Prisoners at HMP Northumberland in the north east of England are recycling disused Ocado uniforms to reduce waste going to landfill and gain skills and experience to improve their rehabilitation.
HMP Northumberland, which has been managed by Sodexo Justice Services for two years, said that it has partnered with online retailer Ocado and social enterprise charity Hubbub to repurpose old corporate uniforms into aprons and tote bags to be sold for charity.
The initiative was launched today in Westminster at the All Party Parliamentary Group for Ethics and Sustainability in Fashion.
According to Sodexo two in seven working people in the UK wear a uniform. The result was said to be nearly 33 million corporate garments being provided with around 90% - 15,000 tonnes - going to landfill or incineration each year.
The tote bags and aprons were designed by London sustainable fashion brand ‘everything in colour’ and will be sold to raise funds for the Ocado Foundation.
“As a working prison our objective is to provide meaningful activity for prisoners to give them the best chance of finding employment upon release,” commented Tony Simpson, director of HMP Northumberland. “Learning new skills and developing a strong work ethic are known to have a positive impact on reducing reoffending when offenders return into the community.”
Hubbub’s founder, Trewin Restorick added: “We hope offices, warehouses, shops and factories throughout the UK will recognise the scale of this environmental problem and see that by treating their old uniforms as a useful resource they can find creative solutions that build not only environmental benefits but social and financial ones too.”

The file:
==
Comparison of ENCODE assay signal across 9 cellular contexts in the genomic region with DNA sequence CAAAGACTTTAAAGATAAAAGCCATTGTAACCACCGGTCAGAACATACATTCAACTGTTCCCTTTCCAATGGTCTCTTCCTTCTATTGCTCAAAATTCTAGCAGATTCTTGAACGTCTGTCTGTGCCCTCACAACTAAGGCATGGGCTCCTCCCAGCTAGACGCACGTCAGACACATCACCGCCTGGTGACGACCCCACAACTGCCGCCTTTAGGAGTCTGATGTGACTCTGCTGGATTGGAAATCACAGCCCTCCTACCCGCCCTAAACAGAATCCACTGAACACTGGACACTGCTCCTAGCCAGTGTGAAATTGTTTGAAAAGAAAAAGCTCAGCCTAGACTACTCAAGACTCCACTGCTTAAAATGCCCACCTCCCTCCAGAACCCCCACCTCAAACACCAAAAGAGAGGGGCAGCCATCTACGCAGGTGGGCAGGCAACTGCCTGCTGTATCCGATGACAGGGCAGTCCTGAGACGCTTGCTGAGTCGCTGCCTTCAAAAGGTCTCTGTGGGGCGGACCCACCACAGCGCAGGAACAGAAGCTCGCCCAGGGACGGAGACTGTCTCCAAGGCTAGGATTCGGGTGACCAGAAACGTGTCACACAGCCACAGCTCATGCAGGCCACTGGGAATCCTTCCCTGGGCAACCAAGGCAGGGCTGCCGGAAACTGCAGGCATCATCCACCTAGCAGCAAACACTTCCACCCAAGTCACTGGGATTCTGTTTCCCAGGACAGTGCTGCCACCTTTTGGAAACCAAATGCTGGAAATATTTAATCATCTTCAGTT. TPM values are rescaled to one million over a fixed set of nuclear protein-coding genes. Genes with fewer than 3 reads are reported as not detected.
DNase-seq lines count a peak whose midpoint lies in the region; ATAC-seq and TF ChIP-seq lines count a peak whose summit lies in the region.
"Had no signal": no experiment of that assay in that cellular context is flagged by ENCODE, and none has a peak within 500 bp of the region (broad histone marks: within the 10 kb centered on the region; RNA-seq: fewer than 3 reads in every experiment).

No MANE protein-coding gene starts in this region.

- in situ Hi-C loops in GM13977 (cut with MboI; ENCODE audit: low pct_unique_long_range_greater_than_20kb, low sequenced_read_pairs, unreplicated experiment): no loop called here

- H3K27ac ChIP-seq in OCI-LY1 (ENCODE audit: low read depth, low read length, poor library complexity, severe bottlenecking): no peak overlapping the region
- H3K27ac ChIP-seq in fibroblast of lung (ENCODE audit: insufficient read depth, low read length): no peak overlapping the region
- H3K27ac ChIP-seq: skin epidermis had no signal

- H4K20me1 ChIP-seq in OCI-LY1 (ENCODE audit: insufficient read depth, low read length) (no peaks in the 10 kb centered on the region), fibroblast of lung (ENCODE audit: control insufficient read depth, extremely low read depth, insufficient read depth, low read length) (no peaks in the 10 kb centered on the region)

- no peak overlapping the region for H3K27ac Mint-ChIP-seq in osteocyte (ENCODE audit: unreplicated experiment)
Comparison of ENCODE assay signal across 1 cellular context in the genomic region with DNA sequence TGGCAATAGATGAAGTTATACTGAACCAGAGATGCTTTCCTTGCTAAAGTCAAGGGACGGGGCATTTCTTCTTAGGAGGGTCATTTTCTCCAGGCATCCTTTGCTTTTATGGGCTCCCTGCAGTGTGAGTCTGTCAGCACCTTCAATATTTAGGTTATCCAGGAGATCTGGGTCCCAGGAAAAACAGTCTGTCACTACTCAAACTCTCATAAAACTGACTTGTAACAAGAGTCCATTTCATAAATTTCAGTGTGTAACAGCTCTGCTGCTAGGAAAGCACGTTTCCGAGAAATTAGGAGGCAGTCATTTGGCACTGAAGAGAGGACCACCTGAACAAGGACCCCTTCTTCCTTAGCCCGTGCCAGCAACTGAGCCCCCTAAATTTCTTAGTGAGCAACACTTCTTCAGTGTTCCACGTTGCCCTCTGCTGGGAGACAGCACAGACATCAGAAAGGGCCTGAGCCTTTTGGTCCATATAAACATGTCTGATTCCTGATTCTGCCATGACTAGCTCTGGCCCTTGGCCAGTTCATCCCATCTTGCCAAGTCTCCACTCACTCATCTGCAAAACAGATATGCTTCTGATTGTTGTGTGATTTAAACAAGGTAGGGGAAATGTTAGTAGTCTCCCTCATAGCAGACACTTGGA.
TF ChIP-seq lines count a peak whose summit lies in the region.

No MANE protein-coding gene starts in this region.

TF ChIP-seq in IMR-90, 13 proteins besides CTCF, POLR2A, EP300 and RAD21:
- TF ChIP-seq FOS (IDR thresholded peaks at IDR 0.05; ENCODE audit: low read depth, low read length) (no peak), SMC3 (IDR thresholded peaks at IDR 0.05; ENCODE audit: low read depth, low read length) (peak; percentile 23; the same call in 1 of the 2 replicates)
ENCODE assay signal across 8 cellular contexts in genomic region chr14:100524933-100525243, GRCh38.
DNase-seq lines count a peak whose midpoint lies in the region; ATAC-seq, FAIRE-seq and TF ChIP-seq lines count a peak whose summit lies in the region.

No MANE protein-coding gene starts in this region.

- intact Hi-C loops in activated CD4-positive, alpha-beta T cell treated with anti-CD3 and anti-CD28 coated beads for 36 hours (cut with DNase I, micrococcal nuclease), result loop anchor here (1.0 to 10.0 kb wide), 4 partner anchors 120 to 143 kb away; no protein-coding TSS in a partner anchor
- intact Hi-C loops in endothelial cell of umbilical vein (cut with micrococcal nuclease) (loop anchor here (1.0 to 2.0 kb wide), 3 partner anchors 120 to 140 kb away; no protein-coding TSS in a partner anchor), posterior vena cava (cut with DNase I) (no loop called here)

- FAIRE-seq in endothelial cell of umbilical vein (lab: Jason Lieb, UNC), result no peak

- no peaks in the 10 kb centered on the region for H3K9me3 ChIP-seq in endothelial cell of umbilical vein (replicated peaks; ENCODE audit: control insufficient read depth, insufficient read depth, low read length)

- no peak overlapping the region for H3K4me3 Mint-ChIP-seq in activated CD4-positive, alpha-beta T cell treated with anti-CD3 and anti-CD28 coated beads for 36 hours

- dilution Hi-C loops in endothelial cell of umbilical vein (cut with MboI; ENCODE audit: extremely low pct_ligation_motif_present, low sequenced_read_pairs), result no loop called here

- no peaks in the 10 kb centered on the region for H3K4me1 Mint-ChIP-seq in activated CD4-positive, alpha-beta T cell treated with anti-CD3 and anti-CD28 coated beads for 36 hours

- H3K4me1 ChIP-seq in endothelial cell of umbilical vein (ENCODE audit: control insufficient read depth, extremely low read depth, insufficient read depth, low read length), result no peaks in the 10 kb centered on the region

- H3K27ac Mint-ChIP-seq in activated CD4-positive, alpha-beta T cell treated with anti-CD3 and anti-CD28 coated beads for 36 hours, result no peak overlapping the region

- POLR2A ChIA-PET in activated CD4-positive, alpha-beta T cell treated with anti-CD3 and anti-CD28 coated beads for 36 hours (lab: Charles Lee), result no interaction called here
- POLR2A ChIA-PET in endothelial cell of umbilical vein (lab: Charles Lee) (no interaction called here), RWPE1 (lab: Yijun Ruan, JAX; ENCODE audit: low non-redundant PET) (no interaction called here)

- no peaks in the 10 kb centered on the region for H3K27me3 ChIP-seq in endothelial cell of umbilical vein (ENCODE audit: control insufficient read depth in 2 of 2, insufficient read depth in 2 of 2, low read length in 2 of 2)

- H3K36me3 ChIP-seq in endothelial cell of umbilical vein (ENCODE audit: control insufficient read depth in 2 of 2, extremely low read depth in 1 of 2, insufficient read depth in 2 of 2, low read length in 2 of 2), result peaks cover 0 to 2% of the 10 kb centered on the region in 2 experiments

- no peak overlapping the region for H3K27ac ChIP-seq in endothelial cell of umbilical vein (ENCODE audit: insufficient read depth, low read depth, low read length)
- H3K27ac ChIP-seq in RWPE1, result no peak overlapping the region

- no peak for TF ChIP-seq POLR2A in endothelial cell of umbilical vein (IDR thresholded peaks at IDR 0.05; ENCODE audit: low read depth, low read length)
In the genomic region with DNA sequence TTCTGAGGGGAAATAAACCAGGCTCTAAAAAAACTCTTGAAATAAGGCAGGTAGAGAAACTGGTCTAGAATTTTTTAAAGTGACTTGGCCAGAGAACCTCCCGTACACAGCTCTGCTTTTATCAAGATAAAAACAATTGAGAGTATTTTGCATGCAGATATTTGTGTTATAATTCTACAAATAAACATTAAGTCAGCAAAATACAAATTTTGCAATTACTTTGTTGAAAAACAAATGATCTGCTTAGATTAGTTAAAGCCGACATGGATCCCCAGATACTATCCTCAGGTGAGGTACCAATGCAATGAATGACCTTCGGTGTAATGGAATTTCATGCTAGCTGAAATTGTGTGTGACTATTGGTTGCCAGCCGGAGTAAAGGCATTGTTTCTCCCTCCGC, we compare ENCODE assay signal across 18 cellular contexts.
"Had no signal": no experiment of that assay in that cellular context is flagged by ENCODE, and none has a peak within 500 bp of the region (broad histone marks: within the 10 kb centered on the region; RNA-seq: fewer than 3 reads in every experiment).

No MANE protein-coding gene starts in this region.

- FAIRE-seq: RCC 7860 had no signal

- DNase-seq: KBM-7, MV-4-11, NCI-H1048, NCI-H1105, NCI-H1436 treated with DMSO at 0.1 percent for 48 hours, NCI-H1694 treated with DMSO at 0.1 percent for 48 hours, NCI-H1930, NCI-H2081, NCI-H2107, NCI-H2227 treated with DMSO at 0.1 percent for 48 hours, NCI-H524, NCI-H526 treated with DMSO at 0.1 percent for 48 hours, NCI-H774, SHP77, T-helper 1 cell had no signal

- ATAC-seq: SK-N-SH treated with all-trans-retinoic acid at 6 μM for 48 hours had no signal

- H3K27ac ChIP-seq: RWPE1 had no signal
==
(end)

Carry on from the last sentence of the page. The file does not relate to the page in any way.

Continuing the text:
“Corporate uniforms are tricky to deal with. The last thing a company wants is for branded clothing to get into the wrong hands,” Retorick contined. “But this project shows how, with creative thinking and a partnership approach, you can find solutions which go way beyond the obvious environmental benefits.”
“With Ocado, designers ‘everything in colour’ and HMP Northumberland, we have created a range of sustainably created products with a social purpose, which promotes the rehabilitation and training of prisoners and supports a small start-up design business,” he concluded.
Suzanne Westlake, Ocado’s head of corporate responsibility said: “We wanted to find a better solution to the problem of our unwanted uniforms in order to avoid them ending up in landfill. This innovative project has turned them into fantastic designer products and we hope our customers will show their support by buying them and helping generate funds for the Ocado Foundation.’’
According to Sodexo the initiative is one of a number run to provide purposeful activity for prisoners. As well as the textiles workshop where the Ocado uniforms are repurposed, there is an engineering workshop where prisoners produce components for the manufacturing industry.
The company also noted that HMP Northumberland is the only prison in the country to have Red Tractor accreditation for its market garden, where prisoners produce fresh fruit and vegetables for external clients, including Durham University.
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